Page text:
A 650-metre-wide asteroid discovered three years ago by the Catalina Sky Survey in Arizona as part of NASA’s Near-Earth Object (NEO) Observations Program passes within five lunar distances of Earth on 19 April — the closest any known space rock of this size has approached our planet since September 2004.
Discovered in May 2014 and subsequently named 2014 JO25, the asteroid passes just 0.01175 astronomical units (1.09 million miles, or 4.57 lunar distances) from Earth at 12:24 UT (1:24pm BST) on Wednesday, 19 April. As astronomical twilight fades to dark in the British Isles this night, the magnitude +10.7 mile-wide space rock tumbles through the constellation of Canes Venatici at almost 3 degrees per hour — bright enough for its motion against the background stars to be viewed in 4-inch (10cm aperture) telescopes and larger.
This extract of a finder chart for magnitude +10.7 asteroid 2014 JO25 on the UK night of 19-20 April shows stars down to magnitude +9. The brightest object on the chart is magnitude +2.8 double star Alpha (α) Canum Venaticorum, commonly known as Cor Caroli, that lies two-thirds of a span of an outstretched hand at arm’s length below Ursa Major. For scale, the distance between alpha and beta (β) Canum Venaticorum is little more than 5 degrees, hence the two stars will comfortably fit in the field of view of a 7×50 binocular. Click the graphic for a detailed PDF finder chart showing stars down to magnitude +11 suitable for printing and use at the telescope. Note that the asteroid’s positions are shown in Universal Time (UT); add one hour for British Summer Time. AN graphic and PDF finder chart by Ade Ashford.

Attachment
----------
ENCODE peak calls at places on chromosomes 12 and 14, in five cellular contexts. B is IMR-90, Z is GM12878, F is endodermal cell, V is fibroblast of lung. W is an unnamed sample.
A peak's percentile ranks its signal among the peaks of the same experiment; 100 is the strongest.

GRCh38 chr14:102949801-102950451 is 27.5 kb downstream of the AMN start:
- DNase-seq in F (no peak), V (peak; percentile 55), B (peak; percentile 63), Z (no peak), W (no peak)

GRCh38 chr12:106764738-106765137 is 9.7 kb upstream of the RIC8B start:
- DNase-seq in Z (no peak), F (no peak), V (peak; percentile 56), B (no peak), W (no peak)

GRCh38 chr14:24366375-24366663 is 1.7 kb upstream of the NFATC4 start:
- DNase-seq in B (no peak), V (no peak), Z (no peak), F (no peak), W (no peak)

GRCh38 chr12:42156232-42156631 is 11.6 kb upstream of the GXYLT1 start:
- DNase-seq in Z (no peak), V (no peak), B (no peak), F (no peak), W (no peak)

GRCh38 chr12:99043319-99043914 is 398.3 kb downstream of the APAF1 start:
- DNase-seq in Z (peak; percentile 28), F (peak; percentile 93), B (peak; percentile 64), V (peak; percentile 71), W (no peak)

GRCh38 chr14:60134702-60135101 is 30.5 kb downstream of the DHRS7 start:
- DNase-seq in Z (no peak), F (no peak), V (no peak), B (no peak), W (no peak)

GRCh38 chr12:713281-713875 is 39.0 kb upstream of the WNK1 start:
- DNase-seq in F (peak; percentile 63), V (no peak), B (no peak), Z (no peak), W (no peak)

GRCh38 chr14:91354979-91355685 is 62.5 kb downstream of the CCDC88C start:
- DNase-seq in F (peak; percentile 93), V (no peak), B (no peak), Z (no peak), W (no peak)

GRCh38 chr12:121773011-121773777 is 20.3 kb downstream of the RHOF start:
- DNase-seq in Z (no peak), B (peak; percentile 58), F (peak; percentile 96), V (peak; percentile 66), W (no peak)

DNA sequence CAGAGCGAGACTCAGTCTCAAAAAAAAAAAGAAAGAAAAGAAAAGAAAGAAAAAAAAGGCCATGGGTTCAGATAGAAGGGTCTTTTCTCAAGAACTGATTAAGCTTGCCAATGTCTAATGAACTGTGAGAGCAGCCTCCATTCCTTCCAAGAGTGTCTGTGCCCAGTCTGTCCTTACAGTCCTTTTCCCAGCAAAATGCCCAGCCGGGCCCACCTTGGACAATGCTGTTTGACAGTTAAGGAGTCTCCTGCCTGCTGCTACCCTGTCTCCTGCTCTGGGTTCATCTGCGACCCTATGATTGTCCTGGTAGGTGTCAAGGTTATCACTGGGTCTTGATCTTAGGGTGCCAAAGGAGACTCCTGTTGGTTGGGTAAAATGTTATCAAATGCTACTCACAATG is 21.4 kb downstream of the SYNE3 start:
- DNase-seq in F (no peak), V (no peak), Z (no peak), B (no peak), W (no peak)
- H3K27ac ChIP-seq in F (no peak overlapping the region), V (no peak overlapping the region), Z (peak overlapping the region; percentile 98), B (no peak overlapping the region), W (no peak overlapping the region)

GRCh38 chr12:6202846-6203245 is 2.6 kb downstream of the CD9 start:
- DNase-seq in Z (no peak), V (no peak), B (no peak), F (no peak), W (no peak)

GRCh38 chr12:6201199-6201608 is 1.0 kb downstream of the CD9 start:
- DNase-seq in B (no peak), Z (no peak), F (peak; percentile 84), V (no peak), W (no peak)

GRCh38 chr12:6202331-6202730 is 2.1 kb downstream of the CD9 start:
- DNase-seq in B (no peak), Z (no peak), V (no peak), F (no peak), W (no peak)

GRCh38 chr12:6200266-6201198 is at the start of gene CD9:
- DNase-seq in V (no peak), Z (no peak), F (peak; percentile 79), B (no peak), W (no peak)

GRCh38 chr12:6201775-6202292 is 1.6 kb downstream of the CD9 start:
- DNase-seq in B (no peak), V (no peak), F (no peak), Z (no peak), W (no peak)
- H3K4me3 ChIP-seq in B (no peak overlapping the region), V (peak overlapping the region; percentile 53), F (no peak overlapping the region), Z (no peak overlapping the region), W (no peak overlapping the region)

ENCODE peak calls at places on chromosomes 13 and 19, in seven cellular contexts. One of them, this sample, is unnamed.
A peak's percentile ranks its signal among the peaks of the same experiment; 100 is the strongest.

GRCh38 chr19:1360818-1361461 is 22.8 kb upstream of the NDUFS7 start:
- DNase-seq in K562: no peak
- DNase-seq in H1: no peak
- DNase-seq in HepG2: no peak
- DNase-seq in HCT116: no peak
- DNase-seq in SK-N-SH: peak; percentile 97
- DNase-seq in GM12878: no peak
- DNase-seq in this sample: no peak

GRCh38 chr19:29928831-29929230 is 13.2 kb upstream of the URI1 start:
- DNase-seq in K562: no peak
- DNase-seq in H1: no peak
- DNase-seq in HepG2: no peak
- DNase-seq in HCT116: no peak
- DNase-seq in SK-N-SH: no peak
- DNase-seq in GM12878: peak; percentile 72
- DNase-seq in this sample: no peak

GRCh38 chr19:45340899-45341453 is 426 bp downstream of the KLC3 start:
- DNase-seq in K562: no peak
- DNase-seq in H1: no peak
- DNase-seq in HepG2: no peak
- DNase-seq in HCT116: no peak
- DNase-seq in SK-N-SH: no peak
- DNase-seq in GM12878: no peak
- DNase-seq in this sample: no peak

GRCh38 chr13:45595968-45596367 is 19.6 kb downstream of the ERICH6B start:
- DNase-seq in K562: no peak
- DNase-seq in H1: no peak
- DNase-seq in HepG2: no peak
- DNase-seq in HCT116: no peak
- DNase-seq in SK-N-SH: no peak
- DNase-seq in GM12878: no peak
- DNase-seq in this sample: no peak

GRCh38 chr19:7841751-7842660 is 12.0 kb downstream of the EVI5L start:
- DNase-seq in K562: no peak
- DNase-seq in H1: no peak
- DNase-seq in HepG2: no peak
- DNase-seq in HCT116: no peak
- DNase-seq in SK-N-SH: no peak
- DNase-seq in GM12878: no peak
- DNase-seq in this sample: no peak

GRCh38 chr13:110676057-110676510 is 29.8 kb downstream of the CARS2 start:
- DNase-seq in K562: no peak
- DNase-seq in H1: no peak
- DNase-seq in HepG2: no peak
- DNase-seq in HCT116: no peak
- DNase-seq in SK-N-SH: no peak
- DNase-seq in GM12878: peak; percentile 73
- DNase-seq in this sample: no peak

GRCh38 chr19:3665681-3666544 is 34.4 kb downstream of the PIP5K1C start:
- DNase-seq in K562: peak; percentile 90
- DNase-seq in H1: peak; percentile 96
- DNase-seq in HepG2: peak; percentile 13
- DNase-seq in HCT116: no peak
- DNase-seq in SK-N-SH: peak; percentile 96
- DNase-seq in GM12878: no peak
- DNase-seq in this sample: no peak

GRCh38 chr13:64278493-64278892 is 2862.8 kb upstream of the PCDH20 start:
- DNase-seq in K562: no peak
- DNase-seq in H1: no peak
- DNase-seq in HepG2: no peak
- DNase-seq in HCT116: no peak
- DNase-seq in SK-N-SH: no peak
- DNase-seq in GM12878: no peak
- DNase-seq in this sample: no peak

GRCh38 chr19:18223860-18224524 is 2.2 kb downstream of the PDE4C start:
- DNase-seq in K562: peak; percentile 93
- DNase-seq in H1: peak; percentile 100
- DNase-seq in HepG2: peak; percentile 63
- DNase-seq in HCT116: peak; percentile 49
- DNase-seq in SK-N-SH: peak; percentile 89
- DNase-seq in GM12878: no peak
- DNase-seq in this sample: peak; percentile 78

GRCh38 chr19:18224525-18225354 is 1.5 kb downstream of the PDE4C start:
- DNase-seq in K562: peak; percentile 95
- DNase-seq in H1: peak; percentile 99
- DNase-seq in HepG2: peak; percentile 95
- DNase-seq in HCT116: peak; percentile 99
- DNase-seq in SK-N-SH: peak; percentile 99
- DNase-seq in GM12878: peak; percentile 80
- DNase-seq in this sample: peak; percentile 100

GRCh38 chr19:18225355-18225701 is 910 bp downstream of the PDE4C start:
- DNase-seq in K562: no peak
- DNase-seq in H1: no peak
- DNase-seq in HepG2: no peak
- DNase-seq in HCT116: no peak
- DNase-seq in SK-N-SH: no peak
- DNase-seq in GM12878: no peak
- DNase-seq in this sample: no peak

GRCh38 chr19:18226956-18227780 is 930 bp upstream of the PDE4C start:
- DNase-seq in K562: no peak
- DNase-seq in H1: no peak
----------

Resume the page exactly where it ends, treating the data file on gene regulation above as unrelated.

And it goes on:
A line drawn from beta (β) through alpha (α) Canum Venaticorum (the latter is better known by the name Cor Caroli) and extended a further 6 degrees brings you to the position of 2014 JO25 shortly after 12am BST on 20 April when the asteroid is close to the meridian, favourably located for UK observers some 70 degrees above the southern horizon.
Next, 2014 JO25 passes 51 arcminutes — slightly less than the width of two full Moons — west of beta Comae Berenices at 3am BST on 20 April, so backyard telescopes magnifying 40x or less can see the magnitude +4.2 star and magnitude +10.8 asteroid within the same field of view. The last quarter Moon does not rise until 3:30am BST on 20 April as seen from the heart of the UK, so observers in the British Isles will have dark skies.
This central UK topocentric ephemeris of 2014 JO25 shows the hourly J2017.3 apparent coordinates of the asteroid in Universal Time (UT), so add one hour for British Summer Time. Since right ascension (RA) and declination (Dec) are given for the current epoch, they may be entered directly into digital setting circles or GoTo telescopes. Delta is the asteroid’s distance in astronomical units (AU), predicted magnitude (Mag), apparent motion in degrees/hour and constellation of residence. Data generated by Guide 9.1, reformatted by Ade Ashford.
The asteroid’s 19 April encounter is the closest it has come to Earth for at least 400 years and will be its closest approach for at least the next 500 years. However, we only have to wait until 2027 for the next close brush with a sizeable space rock when 800-metre-wide asteroid 1999 AN10 skims by our planet at a distance similar to that of the Moon.